[Fsfe-ie] A classic example of the narrow vested interests of the few...

Teresa Hackett [default] teresahackett at eircom.net
Fri Sep 17 03:48:42 CEST 2004

This is a Frits Bolkestein quote in relation to Commission proposals on the
spare car parts market, see full quote below. Useful analogy for DRM.


Car industry attacked over spares market
By Tobias Buck in Brussels and James Mackintosh in London
Published: September 15 2004 03:00 | Last updated: September 15 2004 03:00

Frits Bolkestein, the European Union internal market commissioner, launched
a stinging attack on Europe's car industry yesterday for opposing his plans
to liberalise the €10bn (£6.8bn) vehicle spare parts market.

The proposals finally won backing from the European Commission yesterday
after months of conflict and lobbying by car companies.

Their campaign was yesterday described by Mr Bolkestein as "a classic
example of the narrow vested interests of the few, namely a handful of large
car manufacturers with huge resources, trying to undermine the broader
interests of the many, namely car owners throughout Europe".

Mr Bolkestein also warned members of the European parliament, who now have
to approve the plans along with EU member states, to stand firm against
pressure from carmakers: "They are about to turn the full focus of their
attention on you. I appeal to you to stand firm."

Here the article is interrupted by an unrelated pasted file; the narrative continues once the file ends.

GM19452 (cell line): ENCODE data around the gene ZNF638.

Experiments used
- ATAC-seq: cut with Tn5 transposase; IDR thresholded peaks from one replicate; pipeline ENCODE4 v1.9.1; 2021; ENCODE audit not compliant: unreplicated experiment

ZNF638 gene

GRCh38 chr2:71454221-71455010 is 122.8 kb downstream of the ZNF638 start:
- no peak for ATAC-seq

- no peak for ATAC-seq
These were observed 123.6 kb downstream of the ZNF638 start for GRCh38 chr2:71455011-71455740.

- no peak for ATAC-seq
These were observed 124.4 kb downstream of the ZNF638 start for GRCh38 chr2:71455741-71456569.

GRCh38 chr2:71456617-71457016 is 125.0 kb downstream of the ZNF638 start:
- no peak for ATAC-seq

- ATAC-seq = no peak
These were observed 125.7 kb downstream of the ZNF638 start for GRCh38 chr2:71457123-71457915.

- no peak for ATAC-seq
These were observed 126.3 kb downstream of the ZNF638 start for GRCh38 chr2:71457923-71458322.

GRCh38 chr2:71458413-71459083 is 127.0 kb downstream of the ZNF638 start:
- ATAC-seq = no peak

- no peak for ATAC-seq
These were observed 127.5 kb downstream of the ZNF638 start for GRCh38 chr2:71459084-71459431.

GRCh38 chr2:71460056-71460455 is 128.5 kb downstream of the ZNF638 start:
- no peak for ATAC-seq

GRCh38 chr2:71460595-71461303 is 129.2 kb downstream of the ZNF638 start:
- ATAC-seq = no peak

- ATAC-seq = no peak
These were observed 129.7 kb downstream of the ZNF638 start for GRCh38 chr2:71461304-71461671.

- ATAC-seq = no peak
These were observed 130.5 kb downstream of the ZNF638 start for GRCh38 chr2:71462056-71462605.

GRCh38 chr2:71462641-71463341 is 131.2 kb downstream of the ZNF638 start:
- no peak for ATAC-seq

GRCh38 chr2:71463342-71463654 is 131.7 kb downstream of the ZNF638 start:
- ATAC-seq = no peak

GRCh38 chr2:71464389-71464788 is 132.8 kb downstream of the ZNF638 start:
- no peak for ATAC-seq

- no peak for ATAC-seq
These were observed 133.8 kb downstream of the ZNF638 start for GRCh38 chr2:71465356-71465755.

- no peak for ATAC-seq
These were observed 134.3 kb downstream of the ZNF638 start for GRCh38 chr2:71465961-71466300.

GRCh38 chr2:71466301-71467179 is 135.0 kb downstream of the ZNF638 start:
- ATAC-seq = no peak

The industry signalled it was preparing to do exactly that, saying it hoped
the parliament and ministers from member states would look at its arguments
in "a more balanced and rigorous way".

Under the proposals, carmakers will lose the exclusive right to sell visible
replacement parts for the cars they manufacture, including bumpers, doors
and lights.

Some member states already allow competition in this market, and the
Commission argued that car parts are 6-10 per cent more expensive in
countries not open to competition.

The industry denied this, and said the result of competition would be job
losses to Taiwan and potentially dangerous components going on sale.

Among commissioners opposing the plans was Germany's Günter Verheugen, who
currently serves as enlargement commissioner but will take over the industry
portfolio in November.

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